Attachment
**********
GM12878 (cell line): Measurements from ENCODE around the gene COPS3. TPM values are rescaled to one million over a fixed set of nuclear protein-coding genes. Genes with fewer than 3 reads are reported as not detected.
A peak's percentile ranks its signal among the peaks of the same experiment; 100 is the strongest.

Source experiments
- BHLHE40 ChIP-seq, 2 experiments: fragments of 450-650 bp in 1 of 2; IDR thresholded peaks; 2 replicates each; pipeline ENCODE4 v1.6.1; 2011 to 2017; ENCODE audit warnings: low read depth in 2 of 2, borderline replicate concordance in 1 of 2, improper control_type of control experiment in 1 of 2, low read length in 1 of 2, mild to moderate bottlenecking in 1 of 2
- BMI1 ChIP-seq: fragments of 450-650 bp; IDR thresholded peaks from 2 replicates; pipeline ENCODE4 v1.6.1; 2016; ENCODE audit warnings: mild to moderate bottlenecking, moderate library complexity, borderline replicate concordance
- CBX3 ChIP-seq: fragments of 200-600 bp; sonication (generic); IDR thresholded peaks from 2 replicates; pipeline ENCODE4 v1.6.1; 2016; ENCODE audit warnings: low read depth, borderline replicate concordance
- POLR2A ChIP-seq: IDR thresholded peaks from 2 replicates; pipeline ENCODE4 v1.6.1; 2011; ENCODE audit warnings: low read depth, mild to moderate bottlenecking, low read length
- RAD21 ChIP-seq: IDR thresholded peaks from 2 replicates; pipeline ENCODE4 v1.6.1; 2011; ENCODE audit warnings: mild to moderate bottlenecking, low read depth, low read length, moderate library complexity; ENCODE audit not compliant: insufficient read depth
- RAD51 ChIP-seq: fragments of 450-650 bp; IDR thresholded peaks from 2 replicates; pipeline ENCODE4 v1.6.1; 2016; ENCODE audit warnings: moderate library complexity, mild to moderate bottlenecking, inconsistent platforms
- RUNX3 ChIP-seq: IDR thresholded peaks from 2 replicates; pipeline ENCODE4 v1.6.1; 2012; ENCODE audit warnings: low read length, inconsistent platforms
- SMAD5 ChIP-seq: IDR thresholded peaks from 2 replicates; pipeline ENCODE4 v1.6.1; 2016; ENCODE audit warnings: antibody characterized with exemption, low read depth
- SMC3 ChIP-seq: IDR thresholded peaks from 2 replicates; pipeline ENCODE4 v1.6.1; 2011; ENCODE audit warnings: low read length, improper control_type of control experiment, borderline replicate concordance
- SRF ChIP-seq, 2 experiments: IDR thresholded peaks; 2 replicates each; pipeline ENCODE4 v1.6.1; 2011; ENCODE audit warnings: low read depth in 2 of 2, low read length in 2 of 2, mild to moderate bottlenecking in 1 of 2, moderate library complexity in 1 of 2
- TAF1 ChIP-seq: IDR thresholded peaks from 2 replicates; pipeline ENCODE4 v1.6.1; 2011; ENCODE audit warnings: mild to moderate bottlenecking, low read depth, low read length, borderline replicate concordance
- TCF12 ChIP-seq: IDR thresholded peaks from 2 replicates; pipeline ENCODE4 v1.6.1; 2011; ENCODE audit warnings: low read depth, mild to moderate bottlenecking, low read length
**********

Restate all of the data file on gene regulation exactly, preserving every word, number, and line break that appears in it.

GM12878 (cell line): Measurements from ENCODE around the gene COPS3. TPM values are rescaled to one million over a fixed set of nuclear protein-coding genes. Genes with fewer than 3 reads are reported as not detected.
A peak's percentile ranks its signal among the peaks of the same experiment; 100 is the strongest.

Source experiments
- BHLHE40 ChIP-seq, 2 experiments: fragments of 450-650 bp in 1 of 2; IDR thresholded peaks; 2 replicates each; pipeline ENCODE4 v1.6.1; 2011 to 2017; ENCODE audit warnings: low read depth in 2 of 2, borderline replicate concordance in 1 of 2, improper control_type of control experiment in 1 of 2, low read length in 1 of 2, mild to moderate bottlenecking in 1 of 2
- BMI1 ChIP-seq: fragments of 450-650 bp; IDR thresholded peaks from 2 replicates; pipeline ENCODE4 v1.6.1; 2016; ENCODE audit warnings: mild to moderate bottlenecking, moderate library complexity, borderline replicate concordance
- CBX3 ChIP-seq: fragments of 200-600 bp; sonication (generic); IDR thresholded peaks from 2 replicates; pipeline ENCODE4 v1.6.1; 2016; ENCODE audit warnings: low read depth, borderline replicate concordance
- POLR2A ChIP-seq: IDR thresholded peaks from 2 replicates; pipeline ENCODE4 v1.6.1; 2011; ENCODE audit warnings: low read depth, mild to moderate bottlenecking, low read length
- RAD21 ChIP-seq: IDR thresholded peaks from 2 replicates; pipeline ENCODE4 v1.6.1; 2011; ENCODE audit warnings: mild to moderate bottlenecking, low read depth, low read length, moderate library complexity; ENCODE audit not compliant: insufficient read depth
- RAD51 ChIP-seq: fragments of 450-650 bp; IDR thresholded peaks from 2 replicates; pipeline ENCODE4 v1.6.1; 2016; ENCODE audit warnings: moderate library complexity, mild to moderate bottlenecking, inconsistent platforms
- RUNX3 ChIP-seq: IDR thresholded peaks from 2 replicates; pipeline ENCODE4 v1.6.1; 2012; ENCODE audit warnings: low read length, inconsistent platforms
- SMAD5 ChIP-seq: IDR thresholded peaks from 2 replicates; pipeline ENCODE4 v1.6.1; 2016; ENCODE audit warnings: antibody characterized with exemption, low read depth
- SMC3 ChIP-seq: IDR thresholded peaks from 2 replicates; pipeline ENCODE4 v1.6.1; 2011; ENCODE audit warnings: low read length, improper control_type of control experiment, borderline replicate concordance
- SRF ChIP-seq, 2 experiments: IDR thresholded peaks; 2 replicates each; pipeline ENCODE4 v1.6.1; 2011; ENCODE audit warnings: low read depth in 2 of 2, low read length in 2 of 2, mild to moderate bottlenecking in 1 of 2, moderate library complexity in 1 of 2
- TAF1 ChIP-seq: IDR thresholded peaks from 2 replicates; pipeline ENCODE4 v1.6.1; 2011; ENCODE audit warnings: mild to moderate bottlenecking, low read depth, low read length, borderline replicate concordance
- TCF12 ChIP-seq: IDR thresholded peaks from 2 replicates; pipeline ENCODE4 v1.6.1; 2011; ENCODE audit warnings: low read depth, mild to moderate bottlenecking, low read length